Sunday, October 7, 2012

Emily Dickinson on Autumn

I've decided to read Thomas H. Johnson's edition of The Complete Poems of Emily Dickinson from cover to cover. I've read many of the poems before (of course!), but I've never read the complete book, front to back. I started reading this morning, and I happened upon a perfect poem for the coming of fall, which begins, "The morns are meeker than they were..."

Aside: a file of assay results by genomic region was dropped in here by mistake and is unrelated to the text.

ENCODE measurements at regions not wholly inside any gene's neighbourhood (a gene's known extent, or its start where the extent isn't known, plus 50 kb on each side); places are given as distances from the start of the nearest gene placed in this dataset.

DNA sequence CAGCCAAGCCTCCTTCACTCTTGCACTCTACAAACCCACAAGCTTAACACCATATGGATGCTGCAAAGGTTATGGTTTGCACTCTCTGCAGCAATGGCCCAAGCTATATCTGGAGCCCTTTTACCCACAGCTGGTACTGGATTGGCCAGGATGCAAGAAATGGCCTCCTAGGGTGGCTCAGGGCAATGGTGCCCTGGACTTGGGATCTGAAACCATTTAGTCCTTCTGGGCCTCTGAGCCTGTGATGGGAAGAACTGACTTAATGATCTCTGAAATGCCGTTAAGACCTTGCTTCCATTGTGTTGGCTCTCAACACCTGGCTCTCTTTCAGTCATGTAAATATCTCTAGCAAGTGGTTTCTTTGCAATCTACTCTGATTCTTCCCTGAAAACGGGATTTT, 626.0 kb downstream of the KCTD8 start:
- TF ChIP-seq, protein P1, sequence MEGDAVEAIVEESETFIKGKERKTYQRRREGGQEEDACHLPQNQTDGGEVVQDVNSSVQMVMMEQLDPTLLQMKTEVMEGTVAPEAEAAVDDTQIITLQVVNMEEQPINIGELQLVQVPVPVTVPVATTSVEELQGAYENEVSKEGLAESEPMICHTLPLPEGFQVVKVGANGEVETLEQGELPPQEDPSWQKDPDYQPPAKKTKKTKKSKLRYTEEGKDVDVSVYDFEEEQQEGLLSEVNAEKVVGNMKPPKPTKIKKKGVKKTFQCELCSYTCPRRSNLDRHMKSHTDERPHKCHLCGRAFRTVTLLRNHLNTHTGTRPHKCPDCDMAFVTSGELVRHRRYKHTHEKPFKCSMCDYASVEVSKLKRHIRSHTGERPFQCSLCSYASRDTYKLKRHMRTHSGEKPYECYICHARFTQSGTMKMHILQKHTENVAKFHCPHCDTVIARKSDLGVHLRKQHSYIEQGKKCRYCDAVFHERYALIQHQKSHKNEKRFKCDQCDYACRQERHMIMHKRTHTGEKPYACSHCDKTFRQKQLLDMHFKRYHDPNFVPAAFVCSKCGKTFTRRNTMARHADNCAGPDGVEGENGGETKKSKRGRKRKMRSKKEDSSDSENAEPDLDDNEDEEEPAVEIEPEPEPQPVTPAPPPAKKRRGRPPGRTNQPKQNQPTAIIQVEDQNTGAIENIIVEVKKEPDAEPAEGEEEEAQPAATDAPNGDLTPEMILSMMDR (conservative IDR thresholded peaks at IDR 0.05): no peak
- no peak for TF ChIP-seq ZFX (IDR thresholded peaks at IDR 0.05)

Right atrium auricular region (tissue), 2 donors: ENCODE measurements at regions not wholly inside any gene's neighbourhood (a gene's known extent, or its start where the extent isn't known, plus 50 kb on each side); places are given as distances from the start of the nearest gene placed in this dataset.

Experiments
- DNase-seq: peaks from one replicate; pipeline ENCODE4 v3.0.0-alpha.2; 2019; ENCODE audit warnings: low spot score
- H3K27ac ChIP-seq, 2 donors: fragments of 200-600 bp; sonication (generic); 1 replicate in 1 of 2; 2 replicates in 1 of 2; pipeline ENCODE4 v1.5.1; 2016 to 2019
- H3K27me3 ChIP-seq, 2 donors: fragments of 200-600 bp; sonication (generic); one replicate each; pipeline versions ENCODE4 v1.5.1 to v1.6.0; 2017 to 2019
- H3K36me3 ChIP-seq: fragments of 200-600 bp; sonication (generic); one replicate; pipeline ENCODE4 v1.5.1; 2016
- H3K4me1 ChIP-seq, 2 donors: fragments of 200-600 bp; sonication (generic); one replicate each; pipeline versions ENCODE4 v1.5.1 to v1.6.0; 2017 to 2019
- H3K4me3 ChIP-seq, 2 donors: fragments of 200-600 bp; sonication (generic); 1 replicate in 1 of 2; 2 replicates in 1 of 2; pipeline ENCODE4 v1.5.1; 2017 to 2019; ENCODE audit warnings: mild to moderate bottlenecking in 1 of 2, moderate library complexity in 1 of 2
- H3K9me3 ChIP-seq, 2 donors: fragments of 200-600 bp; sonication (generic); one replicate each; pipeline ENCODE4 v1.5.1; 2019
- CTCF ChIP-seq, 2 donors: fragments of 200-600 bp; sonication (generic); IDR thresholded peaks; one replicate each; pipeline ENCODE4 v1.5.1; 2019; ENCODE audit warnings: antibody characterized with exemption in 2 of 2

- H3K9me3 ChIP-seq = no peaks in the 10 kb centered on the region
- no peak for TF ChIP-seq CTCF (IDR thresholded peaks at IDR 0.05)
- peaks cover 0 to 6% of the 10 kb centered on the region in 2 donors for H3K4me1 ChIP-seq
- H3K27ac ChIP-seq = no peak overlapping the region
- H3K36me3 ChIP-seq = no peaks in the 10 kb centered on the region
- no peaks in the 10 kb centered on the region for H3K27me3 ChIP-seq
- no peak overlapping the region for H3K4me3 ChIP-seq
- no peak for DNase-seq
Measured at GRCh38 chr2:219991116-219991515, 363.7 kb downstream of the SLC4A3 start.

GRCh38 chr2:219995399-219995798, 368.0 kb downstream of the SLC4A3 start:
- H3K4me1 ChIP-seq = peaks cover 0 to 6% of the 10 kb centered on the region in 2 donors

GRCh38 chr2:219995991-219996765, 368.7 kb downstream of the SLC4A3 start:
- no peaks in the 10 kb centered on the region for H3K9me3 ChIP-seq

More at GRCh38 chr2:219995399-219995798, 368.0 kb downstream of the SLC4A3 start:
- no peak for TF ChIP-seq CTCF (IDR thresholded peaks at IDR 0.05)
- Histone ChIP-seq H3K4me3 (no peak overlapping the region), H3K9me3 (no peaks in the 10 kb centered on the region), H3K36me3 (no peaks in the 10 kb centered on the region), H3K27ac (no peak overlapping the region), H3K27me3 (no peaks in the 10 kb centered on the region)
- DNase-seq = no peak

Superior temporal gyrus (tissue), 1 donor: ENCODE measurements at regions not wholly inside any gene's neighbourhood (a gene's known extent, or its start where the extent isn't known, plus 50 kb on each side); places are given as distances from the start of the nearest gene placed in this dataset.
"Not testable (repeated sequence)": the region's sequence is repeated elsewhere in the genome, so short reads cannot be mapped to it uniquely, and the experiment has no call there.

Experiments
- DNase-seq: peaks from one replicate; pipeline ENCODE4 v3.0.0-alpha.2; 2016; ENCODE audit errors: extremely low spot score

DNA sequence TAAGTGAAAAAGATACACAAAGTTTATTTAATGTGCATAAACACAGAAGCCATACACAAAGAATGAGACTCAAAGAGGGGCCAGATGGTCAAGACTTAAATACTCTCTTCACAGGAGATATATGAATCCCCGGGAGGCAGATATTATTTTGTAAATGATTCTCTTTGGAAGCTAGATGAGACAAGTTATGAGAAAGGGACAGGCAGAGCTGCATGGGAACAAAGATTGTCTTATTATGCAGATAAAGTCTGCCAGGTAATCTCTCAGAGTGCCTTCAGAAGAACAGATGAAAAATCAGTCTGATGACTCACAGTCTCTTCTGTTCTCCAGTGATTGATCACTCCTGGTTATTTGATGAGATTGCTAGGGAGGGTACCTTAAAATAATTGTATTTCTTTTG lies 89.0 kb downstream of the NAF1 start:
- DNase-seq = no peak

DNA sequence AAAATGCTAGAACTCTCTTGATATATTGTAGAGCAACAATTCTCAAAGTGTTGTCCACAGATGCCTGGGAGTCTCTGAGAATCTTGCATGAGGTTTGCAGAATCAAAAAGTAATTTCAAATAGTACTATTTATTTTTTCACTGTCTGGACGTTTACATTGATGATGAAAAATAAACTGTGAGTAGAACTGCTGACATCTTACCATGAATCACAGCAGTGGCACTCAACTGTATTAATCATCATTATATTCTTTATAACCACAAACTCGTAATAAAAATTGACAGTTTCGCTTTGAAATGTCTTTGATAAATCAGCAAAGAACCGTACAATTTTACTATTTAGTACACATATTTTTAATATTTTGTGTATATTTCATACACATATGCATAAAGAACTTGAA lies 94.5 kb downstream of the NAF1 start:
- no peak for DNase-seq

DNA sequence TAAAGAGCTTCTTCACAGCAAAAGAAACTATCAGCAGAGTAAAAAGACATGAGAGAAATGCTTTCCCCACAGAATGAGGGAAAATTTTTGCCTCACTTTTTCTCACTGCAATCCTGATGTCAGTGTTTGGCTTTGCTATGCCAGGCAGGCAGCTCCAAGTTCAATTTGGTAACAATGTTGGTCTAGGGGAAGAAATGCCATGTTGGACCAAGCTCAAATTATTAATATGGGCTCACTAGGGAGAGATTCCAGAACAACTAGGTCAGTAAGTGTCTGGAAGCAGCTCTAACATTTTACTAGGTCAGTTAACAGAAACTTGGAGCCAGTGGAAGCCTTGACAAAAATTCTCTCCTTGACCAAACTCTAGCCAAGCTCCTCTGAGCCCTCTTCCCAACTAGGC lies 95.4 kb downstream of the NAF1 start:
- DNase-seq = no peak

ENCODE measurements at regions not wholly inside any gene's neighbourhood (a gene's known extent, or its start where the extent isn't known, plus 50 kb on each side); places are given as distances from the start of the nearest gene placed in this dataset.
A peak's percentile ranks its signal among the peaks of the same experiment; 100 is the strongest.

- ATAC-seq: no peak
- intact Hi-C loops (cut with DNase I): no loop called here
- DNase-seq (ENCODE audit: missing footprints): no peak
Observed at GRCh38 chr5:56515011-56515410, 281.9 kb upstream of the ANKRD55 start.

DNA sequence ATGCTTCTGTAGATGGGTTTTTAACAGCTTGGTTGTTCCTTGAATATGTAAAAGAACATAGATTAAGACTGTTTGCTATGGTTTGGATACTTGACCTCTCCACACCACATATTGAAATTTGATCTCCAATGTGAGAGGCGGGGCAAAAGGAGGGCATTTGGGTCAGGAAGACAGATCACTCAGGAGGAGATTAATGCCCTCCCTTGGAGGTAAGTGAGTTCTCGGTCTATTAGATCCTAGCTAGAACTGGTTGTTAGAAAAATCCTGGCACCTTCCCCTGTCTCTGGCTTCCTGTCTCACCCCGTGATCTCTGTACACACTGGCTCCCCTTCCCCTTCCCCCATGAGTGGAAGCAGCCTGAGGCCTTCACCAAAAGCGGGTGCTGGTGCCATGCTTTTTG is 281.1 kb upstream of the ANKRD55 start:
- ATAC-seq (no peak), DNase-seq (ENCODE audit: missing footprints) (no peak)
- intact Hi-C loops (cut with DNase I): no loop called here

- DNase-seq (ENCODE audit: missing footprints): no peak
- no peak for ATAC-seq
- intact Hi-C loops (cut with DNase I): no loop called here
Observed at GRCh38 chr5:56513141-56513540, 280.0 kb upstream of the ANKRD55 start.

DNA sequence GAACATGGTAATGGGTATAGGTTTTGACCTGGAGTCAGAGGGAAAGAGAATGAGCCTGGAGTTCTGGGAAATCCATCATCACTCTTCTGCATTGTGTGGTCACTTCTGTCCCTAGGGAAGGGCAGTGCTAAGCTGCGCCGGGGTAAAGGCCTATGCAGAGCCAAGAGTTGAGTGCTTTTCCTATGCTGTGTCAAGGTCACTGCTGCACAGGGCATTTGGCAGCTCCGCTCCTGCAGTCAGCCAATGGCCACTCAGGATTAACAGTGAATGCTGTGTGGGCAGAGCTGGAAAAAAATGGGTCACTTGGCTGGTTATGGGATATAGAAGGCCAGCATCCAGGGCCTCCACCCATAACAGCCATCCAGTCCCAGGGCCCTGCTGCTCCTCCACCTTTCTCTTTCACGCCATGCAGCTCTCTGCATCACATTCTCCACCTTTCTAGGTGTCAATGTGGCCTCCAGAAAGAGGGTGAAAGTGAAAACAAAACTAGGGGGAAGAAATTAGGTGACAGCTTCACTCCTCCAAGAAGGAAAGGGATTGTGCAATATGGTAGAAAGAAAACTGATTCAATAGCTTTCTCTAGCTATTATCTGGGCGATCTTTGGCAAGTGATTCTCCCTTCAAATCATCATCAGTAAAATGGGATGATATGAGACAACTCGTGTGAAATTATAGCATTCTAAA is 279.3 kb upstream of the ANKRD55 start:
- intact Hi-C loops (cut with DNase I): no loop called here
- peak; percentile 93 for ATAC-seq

The poem is nice example of the use of personification, too, and I like how she breaks the rhyme pattern a bit at the end with "on." And after reading this poem, will you be able to think about colorful maple leaves again without thinking of them as a brightly colored scarf?

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